Beyond the Ideological Siege: A Critical Reading of Bradbury’s Fahrenheit 451
Salim Kadhim Abass1, Sandaran, SC2
1Salim Kadhim Abass, Department of English Language, College of Education, Missan University, Iraq.
2Sandaran, SC, Language Academy, Universiti Teknologi Malaysia, Johor Bahru, Johor, Malaysia.
Manuscript received on 02 September 2019 | Revised Manuscript received on 12 September 2019 | Manuscript Published on 23 September 2019 | PP: 1148-1153 | Volume-8 Issue-5C, May 2019 | Retrieval Number: E11600585C19/19©BEIESP | DOI: 10.35940/ijeat.E1160.0585C19
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© The Authors. Blue Eyes Intelligence Engineering and Sciences Publication (BEIESP). This is an open access article under the CC-BY-NC-ND license (http://creativecommons.org/licenses/by-nc-nd/4.0/)
Abstract: The current paper is set to investigate the clash of ideologies and culturesas encoded in the American novel Fahrenheit 451 by Ray Bradbury. This qualitative study aims at analysing the narrative text, from Marxist perspective and Foucault’s views on power and knowledge. It is hypothesized that knowledge and anti-knowledge reshape the clash of cultures in human communities. The objectives of this research paper are to investigate the clash of ideologies or, more specifically, the clash of epistemic systems in a dystopian society, as well as to unmask the games played by the political powers to annihilate human awareness and identity to convince the community to practice the culture of bourgeoisie. As a mass consumption community, this anti-intellectual ideology results in the sterility of life. One finding of the study is that the cultural shock experience by, Montag, the protagonist enables him to resist and break the ideological siege which is imposed by power. He became the modern hero of the culture who joined the elite or the sophisticated culture experiences by the Book people or the renegade intellectuals who believe in the progress of mankind through the sophisticated philosophy of loving and reading books.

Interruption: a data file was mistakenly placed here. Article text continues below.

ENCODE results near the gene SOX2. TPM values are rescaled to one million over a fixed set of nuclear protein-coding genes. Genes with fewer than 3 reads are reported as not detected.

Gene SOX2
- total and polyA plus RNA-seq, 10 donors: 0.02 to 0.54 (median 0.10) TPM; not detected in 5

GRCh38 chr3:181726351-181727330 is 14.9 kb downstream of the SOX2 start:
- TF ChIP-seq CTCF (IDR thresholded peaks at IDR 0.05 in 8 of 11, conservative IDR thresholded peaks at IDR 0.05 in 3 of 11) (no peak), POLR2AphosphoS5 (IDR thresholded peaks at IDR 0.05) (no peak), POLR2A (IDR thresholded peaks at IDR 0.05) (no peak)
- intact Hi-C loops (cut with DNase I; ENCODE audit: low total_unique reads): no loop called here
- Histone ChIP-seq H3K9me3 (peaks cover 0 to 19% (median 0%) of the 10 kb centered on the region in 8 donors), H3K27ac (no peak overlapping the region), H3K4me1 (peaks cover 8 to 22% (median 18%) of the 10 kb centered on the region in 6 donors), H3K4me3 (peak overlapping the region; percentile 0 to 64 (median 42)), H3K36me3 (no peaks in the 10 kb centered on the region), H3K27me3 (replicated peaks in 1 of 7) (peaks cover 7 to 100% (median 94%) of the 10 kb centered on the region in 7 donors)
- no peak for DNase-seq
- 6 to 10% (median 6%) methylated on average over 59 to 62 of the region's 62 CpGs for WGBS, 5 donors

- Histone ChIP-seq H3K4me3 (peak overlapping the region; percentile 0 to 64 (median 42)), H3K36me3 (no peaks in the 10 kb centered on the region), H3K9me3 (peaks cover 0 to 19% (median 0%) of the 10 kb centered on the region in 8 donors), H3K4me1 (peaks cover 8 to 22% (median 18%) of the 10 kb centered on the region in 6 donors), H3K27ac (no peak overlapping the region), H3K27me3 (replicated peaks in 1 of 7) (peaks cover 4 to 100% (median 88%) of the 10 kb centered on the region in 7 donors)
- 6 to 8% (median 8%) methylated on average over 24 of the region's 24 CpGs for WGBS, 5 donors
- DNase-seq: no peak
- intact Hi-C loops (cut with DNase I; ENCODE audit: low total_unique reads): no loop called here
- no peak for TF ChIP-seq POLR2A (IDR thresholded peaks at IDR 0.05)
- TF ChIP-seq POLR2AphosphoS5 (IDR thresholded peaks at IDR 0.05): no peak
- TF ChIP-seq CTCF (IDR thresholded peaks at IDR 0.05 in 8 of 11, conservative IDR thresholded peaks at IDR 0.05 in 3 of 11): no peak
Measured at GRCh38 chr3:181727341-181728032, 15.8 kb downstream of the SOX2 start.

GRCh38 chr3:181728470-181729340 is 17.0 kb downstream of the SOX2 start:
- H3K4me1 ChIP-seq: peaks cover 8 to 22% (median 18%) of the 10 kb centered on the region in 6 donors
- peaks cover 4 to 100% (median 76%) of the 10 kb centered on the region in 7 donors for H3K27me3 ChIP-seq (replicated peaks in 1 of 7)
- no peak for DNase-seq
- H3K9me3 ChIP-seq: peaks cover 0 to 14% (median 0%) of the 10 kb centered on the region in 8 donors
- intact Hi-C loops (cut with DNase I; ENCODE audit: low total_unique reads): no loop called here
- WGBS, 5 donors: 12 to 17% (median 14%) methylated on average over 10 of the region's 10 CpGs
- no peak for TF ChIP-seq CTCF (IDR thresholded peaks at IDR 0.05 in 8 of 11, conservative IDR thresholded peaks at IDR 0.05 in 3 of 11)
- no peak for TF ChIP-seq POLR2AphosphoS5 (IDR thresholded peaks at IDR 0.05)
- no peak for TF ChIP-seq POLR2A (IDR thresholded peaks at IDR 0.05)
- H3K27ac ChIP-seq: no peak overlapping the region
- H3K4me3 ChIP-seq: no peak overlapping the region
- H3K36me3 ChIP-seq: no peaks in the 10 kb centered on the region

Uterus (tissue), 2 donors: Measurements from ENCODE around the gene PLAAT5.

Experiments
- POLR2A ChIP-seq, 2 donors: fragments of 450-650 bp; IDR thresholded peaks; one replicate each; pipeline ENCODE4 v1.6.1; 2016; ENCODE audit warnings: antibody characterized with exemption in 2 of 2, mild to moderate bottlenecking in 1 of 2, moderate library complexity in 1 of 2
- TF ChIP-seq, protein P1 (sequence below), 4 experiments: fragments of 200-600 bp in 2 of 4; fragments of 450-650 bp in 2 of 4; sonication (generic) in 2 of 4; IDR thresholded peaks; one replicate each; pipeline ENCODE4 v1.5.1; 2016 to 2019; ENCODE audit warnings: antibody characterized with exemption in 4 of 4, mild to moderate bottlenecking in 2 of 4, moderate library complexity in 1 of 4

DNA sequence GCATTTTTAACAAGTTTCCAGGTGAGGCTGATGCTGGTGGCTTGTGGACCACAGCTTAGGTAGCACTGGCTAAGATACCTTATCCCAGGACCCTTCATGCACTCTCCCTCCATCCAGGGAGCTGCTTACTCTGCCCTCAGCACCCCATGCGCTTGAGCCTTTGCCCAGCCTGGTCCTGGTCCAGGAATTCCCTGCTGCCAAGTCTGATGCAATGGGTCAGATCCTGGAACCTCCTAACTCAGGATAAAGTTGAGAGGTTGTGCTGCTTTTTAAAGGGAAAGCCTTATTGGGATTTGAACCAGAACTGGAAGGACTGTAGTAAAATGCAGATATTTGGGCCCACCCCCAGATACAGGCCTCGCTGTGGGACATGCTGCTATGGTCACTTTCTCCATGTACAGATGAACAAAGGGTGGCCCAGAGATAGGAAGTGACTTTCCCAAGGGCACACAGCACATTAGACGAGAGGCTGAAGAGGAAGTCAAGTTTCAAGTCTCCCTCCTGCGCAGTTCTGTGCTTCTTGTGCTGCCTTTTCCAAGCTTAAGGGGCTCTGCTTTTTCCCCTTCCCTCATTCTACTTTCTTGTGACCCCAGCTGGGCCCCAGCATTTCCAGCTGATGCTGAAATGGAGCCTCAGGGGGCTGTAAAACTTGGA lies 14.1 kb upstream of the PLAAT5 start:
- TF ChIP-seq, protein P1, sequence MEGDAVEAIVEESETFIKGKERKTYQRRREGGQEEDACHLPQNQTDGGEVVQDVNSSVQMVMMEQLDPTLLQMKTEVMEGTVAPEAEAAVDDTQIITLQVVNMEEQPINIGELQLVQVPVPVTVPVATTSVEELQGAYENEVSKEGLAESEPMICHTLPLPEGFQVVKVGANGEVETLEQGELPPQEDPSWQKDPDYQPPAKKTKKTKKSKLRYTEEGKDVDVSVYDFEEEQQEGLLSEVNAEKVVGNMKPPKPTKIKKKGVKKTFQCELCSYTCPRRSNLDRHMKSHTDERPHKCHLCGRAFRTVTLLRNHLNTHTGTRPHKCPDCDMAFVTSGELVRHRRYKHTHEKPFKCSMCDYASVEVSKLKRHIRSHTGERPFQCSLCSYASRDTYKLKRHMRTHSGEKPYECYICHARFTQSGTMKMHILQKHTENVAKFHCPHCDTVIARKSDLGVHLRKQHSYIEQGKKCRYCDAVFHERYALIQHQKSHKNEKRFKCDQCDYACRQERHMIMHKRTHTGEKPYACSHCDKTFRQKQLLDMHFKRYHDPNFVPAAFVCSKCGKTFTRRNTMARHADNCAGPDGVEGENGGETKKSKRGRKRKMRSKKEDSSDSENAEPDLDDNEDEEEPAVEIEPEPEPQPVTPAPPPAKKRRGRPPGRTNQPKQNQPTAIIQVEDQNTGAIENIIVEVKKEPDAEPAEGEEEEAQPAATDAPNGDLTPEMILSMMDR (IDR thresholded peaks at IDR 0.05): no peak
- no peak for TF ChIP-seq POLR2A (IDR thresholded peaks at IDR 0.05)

Keywords: Power and Ideology, Culture and Cultural Trauma, Intellectuals, And Binarism.
Scope of the Article: Low-power design